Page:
The White-throated Sparrow Track That Conquered North America
White-throated Sparrow Song.
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A white-throated sparrow in Ontario sings a new version of the classic song "Old Sam Peabody" – a variation that has only appeared in the Ontario region in the last 5 years. Video by Peter Hawrylyshyn / Macaulay Library.
From the autumn 2020 edition of Living Bird magazine. Subscribe now.
Get moving, old Sam Peabody – some white-throated sparrows are singing a new tune.
During the breeding season, the voice of the white-throated sparrow resonates through Canada and the northern United States. Many bird watchers know their song from the mnemonic Old Sam Pea-bo-dy, Peabo-dy, Pea-body or Oh Sweet Ca-na-da. Ca-na-da, Ca-na-da – two pipes followed by a repeated three-syllable phrase.
Research published in Current Biology in August reveals a surprising trend: a new white-throated sparrow song ending in a series of two-syllable phrases originated in western Canada and spread throughout the early 21st century North America. The new ending sounds more like Oh Sweet Cana-Cana-Cana.
Two of the study's authors – Ken Otter, a biologist who studies animal behavior at the University of Northern British Columbia, and Scott Ramsay, a behavioral ecologist at Wilfrid Laurier University in Ontario – first heard the abbreviated song in western Canada in 1999. Then they started a project to record white-throated Sparrow songs across North America. To their surprise, they found that sparrows were singing the new melody from west to east.
To find out when and where the new song appeared, Otter and Ramsey collected historic White-throated Sparrow recordings from the 1950s, including more than 300 from the Macaulay Library of the Cornell Lab of Ornithology. Based on the historical and newly collected recordings, they determined that the song change would take place in just two decades. In 2000, the two-syllable ending was only found in western Canada, but by 2019 all birds up to Algonquin Provincial Park in Ontario were singing the two-syllable ending. Now it seems that the three-syllable song that generations of bird watchers have learned can only be heard in Far Eastern populations of white-throated sparrows.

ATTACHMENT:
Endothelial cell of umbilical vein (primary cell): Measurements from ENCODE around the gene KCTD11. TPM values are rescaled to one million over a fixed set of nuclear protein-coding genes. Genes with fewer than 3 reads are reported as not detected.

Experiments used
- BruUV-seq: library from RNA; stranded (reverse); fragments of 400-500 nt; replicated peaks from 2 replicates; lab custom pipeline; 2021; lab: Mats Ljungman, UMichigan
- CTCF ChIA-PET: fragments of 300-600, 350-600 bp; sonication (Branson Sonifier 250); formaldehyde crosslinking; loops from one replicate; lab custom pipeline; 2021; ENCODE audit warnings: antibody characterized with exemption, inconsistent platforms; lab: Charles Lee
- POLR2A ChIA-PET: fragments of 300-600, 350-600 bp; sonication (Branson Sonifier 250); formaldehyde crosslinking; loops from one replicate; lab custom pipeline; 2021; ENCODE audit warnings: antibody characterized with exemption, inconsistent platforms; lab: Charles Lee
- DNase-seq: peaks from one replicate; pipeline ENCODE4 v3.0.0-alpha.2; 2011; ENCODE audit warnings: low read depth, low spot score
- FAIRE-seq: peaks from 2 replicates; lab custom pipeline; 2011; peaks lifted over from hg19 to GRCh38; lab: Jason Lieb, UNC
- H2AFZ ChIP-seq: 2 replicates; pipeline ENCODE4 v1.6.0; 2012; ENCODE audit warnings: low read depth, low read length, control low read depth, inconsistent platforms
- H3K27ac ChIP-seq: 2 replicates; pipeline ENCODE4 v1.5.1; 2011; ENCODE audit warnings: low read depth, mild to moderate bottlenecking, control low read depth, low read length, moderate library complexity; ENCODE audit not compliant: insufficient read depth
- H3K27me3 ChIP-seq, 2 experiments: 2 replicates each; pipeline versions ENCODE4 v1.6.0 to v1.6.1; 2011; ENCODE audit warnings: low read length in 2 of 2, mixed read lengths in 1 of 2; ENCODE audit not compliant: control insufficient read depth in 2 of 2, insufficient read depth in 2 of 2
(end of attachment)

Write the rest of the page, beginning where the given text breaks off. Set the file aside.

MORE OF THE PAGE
How did Ontario birds that breed thousands of miles from British Columbia get this new song so quickly? The team suspected they could pick it up in their wintering areas. As part of their research, they geotagged 50 white-throated sparrows from breeding areas in western Canada. These birds wintered in states like Texas, Oklahoma, and Missouri, which are also wintering areas for some white-throated sparrows that breed in the east. Mike Webster, Professor of Evolutionary Biology at Cornell University and Director of the Macaulay Library, says this study shows a fantastic example of cultural evolution – the ability of animals to acquire behaviors from other members of their species through teaching, mimicking, or other forms of social Transmission.
"Cultural transmission has helped this variant spread rapidly throughout a wild bird's range, much like a slang term can spread rapidly through the human population," says Webster. In other words, some birds may be like trend-setting teenagers in Brooklyn or the San Fernando Valley creating a new phrase, and pretty soon all the cool kids are saying it.
"The study is also remarkable in showing that birds of different song types hibernate close together," says Webster. "Learning to play songs on the wintering grounds could be responsible for this spread."